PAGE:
THE IRISH HEART Foundation is in favour of significant regular tax increases on tobacco products for one reason only – it has been proven the world over that they reduce smoking rates and save lives on a massive scale.
Unlike the tobacco industry and indeed the State which have a huge financial interest in the setting of tax levels, our only motivation in pressing for Budget increases is the pursuit of a healthier Ireland.
It’s important to make this clear. Whenever the profits of big tobacco are threatened, they muddy the waters with myths and misinformation. By understanding what’s behind both sides of the argument, people can dig out the truth.
And it’s vital they do. Smoking is the biggest cause of preventable death. It kills 5,700 people in Ireland each year – the equivalent of a jumbo jet crash a month, or two 9/11s every year. So let’s look at why tobacco tax increases are necessary and why we must resist the manipulation of public opinion by the industry to protect its profits.
1. Tax increases save lives International evidence proves that big tax increases work. And although our own research calculated a lower quit rate than studies by the WHO and World Bank, it still showed that a €1 increase on a pack of 20 cigarettes would reduce the number of smokers by 30,000. Given that one in two smokers are killed by their habit, this could ultimately save 15,000 lives.
2. Non-smokers subsidise smokers According to the Department of Health the cost of smoking-related illness is going to be €23 billion over the next 10 years at current rates. Yet based on last year’s yield, the tax take over the next decade will be just €14.7 billion.
So, rather than smokers being net contributors to the national finances, they are effectively subsidised by taxpayers who don’t smoke. And all we’re paying for is tobacco company profits. They don’t even create any jobs here as cigarettes are no longer manufactured in Ireland.
3. Tax increases don’t fuel smuggling The tobacco industry’s main argument against tax increases is that they fuel smuggling. This is a bit rich given that many of the world’s largest tobacco companies have been complicit in smuggling. The biggest – Philip Morris – agreed to pay the EU €1.25 billion in 2004 to halt lawsuits alleging they colluded in the smuggling of billions of cigarettes.
Anyway, their claims don’t stand up to scrutiny. In 2010 the Australian Government increased the price of an average 30-pack of cigarettes by 25 per cent to €10.64. As a result 300,000 people have successfully stopped smoking and there has been no impact on the country’s six per cent smuggling rate.
Spain also had a smuggling rate of 16 per cent in the 1990s. Between 1993 and 2000 resources to combat smuggling increased from €4m to almost €40m whilst the real price of tobacco went up by 30 per cent. The result was a drop in the smuggling rate to just two per cent.
The fact is that smuggling gangs don’t sit down and work out the relative profit margins of smuggling into one country or the next – what they do consider is how likely they are to be caught and what will happen if they are.
4. Irish tobacco smuggling is due to poor enforcement Despite some high profile seizures, inadequate manpower and equipment – including just two mobile scanners for the entire country – means smugglers are highly unlikely to be caught. Even if they are, the penalties are derisory. The highest fine handed down here for tobacco smuggling is €7,500. Compare this to the North where a fine of over €800,000 was imposed in a single case in 2008.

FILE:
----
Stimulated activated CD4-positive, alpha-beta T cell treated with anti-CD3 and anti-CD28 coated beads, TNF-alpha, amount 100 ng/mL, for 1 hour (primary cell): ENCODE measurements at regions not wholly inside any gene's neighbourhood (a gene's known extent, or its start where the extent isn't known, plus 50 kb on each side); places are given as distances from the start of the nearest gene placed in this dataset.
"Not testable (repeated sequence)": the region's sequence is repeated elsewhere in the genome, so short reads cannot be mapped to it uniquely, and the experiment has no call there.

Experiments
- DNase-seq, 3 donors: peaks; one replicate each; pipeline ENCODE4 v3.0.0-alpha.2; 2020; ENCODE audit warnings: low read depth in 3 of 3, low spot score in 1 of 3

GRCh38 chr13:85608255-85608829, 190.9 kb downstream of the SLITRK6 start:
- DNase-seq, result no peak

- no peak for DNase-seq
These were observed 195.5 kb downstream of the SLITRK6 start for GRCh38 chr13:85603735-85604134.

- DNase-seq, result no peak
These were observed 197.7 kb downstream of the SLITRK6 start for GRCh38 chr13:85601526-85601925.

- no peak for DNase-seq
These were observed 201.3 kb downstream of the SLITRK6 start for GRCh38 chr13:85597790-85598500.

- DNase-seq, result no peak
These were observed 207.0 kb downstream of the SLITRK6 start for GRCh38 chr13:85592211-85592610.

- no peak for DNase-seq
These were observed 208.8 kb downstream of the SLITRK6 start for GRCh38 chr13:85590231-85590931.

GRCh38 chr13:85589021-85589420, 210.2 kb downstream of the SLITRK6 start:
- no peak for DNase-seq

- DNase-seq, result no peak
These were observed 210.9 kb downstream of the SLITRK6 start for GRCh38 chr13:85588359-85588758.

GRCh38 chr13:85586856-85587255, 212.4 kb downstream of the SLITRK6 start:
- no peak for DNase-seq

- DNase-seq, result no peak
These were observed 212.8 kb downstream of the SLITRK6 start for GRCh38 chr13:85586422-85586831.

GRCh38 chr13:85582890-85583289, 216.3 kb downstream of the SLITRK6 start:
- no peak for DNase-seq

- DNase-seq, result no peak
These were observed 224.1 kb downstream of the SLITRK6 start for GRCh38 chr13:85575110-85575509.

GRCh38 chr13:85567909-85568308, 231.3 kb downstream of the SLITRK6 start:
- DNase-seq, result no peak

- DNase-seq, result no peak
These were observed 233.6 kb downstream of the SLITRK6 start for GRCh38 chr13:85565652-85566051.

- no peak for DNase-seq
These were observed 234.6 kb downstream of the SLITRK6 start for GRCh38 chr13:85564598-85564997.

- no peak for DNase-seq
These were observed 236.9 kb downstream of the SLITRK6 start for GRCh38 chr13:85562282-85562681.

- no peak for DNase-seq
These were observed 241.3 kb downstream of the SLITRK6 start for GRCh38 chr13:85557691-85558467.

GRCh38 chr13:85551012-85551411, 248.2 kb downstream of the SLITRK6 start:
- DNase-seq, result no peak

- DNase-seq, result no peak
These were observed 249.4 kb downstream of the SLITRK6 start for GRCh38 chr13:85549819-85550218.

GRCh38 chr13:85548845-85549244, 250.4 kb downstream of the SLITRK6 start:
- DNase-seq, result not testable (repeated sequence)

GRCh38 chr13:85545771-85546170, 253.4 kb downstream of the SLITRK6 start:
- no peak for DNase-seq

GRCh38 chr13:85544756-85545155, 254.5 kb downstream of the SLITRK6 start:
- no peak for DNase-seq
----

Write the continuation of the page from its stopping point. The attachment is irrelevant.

Until recently, when a sentence of 18 months was imposed, the highest jail term ever handed down was six months. This is despite the fact that tobacco smuggling is funding terrorism, people trafficking and the smuggling of heroin and cocaine.
5. The least well-off are affected most – by health inequalities It’s true that people with lower incomes are less able to afford tobacco tax increases than those who are better off. It’s also true that smoking is the biggest single driver of health inequalities in this country. We believe it’s far more important for the Government to bridge the appalling health gap between rich and poor than to make cigarettes affordable to all.
In total, 50 per cent more men and 90 per cent more women smoke in the lowest than highest social groups. The poorest are at least three times more likely to die from heart disease and stroke than the richest in our society.
Women aged 18-29 in the two lowest social groupings are the worst affected. Some 56 per cent smoke – almost double the national adult average. Therefore more than one in four women living in these communities will ultimately die from smoking. This is a health catastrophe that should shame us all.
So what should we do? Tax increases on their own won’t work. What we need is a co-ordinated strategy that also includes tougher anti-smuggling measures and realistic smoking cessation services.
Ten years ago the UK was roughly where we are now, with a smoking rate of 30 per cent and an illicit market share of 21 per cent. Today there are 1 million fewer adult smokers and the child smoking rate has fallen by 50 per cent thanks to the implementation of a national strategy.
Despite significant tax increases, the smuggling rate has fallen to 12 per cent. In return for expenditure of £300 million a year mainly spent on anti-smuggling measures, stop smoking services and advertising, the UK Government is receiving £1.7 billion in additional net annual revenue benefits and an estimated £1.2 billion in extra tax from reduced smuggling activity.
The benefits of action are huge and they are attainable. If we could match the success of the UK we’d save five extra lives from smoking every day, our health service costs would fall and we’d be taking in extra tax revenue to pay for vital services.
If ever there was a policy no-brainer, this is it.
Chris Macey is head of advocacy at the Irish Heart Foundation.